Hyperbole notwithstanding, I agree with Jack7 on the basic premise that, generally speaking, there are two polar views on the interaction between setting and characters in your typical D&D campaign. One end of the spectrum is that the setting does indeed exist to serve the player characters, that it should be designed at all levels to support the preferences of the players. The other end of the spectrum is that the world is defined, it exists as it does and the player characters meet the world and interact with it on its terms, dealing with its challenges and rewards. But as a continuum rather than merely two options, most campaigns, I think, exists somewhere between the two.
Also, while I think that any edition can be played anywhere along the continuum as a matter of agreement between the players and the DM, edition matters in regards to the assumed location along the continuum. Earlier editions, with random treasure tables and encounter tables based on environment, lean toward the "world side". Later editions with concepts of Level Appropriate and Wish lists lean toward the "PC side". But even so, where the campaign sits has far more to do with what happens at the table than what is found in the rulebooks.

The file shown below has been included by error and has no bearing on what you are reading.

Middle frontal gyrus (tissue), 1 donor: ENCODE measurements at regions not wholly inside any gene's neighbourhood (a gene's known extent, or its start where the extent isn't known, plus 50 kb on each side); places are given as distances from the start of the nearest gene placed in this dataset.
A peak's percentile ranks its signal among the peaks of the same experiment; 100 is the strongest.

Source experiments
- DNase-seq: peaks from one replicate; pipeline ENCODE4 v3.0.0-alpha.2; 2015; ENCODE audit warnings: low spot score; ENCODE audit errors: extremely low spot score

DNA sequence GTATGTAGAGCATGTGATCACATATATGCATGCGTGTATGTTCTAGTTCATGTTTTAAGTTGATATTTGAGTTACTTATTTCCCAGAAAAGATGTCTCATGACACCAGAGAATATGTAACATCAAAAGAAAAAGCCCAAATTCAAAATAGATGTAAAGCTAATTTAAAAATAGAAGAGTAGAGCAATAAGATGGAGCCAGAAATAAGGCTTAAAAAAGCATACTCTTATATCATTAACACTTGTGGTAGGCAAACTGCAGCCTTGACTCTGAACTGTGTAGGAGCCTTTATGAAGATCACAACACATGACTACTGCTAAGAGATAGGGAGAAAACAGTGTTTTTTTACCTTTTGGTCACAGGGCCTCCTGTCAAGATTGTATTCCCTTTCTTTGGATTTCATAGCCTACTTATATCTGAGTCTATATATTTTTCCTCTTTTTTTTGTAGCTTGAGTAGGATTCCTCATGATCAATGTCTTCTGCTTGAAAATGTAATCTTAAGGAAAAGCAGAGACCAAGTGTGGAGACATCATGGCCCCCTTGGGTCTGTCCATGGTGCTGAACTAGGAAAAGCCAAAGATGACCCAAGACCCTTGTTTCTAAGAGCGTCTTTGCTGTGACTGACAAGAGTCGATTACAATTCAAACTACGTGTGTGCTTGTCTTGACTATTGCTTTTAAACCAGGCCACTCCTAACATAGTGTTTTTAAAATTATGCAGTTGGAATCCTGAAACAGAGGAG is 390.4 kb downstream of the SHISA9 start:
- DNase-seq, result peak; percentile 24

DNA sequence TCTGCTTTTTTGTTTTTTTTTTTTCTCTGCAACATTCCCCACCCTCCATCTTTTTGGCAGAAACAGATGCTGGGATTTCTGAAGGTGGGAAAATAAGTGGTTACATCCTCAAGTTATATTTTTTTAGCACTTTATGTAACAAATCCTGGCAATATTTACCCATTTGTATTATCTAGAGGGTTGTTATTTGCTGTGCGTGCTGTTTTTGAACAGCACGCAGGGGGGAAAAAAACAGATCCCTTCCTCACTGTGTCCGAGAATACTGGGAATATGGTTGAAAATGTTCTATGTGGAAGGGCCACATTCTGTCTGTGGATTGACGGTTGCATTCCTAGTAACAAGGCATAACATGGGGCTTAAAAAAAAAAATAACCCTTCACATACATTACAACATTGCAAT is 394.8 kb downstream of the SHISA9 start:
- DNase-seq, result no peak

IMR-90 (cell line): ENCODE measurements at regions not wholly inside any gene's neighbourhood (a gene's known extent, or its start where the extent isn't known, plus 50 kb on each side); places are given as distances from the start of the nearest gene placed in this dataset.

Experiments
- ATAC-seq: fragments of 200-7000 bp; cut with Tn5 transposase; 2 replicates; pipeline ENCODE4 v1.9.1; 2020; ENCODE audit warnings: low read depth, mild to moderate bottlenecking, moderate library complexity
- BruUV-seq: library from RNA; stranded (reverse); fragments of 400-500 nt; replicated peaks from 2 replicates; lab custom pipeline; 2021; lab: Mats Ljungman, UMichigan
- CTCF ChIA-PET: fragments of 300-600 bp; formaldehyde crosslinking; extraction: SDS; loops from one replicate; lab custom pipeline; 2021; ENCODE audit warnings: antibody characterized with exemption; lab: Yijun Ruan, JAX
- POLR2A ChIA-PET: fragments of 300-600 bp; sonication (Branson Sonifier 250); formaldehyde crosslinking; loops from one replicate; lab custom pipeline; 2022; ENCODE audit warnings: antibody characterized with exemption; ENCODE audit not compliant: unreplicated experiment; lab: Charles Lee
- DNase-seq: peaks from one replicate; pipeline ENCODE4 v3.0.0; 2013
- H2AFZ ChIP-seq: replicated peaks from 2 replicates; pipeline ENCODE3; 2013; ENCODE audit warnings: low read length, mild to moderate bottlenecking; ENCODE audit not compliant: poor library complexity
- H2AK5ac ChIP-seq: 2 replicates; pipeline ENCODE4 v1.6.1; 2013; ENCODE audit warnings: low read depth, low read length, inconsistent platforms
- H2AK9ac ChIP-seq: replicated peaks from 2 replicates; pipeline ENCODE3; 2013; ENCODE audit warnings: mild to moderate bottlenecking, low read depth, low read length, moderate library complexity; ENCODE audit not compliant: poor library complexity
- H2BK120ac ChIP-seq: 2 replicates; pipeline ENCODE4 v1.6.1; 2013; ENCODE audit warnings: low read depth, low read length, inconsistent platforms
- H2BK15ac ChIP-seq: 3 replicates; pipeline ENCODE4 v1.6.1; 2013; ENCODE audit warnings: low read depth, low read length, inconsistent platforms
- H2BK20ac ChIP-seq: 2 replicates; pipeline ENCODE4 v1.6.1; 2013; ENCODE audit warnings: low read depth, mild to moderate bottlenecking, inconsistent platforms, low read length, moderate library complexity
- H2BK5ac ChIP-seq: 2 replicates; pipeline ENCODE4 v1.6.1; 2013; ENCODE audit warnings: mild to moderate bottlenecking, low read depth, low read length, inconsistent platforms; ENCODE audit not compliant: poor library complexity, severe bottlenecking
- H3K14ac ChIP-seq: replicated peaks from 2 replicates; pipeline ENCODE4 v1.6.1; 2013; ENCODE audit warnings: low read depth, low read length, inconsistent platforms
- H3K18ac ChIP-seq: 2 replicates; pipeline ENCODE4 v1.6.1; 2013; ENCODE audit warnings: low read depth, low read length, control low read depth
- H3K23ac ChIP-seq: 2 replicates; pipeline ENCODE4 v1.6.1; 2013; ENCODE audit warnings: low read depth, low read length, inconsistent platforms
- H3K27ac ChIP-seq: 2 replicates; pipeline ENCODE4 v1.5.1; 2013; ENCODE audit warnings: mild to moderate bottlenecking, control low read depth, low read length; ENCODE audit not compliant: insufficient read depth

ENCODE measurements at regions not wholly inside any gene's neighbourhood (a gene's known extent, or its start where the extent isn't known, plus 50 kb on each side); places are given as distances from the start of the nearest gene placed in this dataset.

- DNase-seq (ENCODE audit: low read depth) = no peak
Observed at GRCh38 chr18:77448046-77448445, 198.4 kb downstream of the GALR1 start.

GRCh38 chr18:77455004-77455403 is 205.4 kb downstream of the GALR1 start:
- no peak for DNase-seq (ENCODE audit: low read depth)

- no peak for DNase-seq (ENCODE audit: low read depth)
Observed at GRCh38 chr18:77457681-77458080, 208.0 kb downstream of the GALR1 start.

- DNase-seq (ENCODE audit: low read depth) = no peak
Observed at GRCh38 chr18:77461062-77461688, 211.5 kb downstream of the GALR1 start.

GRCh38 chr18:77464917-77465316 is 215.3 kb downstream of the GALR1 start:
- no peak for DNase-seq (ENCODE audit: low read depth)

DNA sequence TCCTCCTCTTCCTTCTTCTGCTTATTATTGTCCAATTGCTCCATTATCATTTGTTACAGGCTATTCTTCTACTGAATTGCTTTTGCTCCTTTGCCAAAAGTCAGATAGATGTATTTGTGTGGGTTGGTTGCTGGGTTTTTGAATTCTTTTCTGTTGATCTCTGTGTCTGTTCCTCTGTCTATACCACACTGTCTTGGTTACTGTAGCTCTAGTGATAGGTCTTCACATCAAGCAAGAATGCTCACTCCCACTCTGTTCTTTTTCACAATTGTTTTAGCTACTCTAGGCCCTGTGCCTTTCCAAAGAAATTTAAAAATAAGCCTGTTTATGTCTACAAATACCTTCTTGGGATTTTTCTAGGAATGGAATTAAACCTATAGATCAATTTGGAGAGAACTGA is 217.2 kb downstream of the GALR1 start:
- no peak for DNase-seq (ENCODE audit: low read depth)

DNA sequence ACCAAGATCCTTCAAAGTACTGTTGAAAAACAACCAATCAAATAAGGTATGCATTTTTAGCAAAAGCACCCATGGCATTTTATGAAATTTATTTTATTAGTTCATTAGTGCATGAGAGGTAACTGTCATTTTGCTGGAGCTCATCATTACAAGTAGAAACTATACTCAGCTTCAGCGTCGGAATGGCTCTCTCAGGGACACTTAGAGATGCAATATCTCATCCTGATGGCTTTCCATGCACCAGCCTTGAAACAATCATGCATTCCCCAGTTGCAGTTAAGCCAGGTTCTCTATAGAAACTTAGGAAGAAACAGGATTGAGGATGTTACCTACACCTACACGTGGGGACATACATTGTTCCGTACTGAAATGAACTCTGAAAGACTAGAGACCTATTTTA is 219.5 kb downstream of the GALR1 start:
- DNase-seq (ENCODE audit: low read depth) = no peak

As to the relationship between heroism and entitlement (in general, not as a commentary on editions) is that the more "freebies" the DM gives the PCs, the less heroic they are. heroism (to me) is defined as the struggle against adversity, and the reduction of that adversity by fudging dice or providing all the right/best items or arranging events so the PCs are always on the "right track" reduces adversity and therefore reduces heroism (and cheapens victories).
I tend toward the "here's the world, it's a dangerous place, go master it!" school of DMing. As such, it is incumbant upon me, as DM, to allow PCs the freedom to interact with the "uncaring" world on their own terms, and provide the players with the information necessary to make meaningful choices and execute the world's response to their actions to the best of my ability.
I could not have put it better.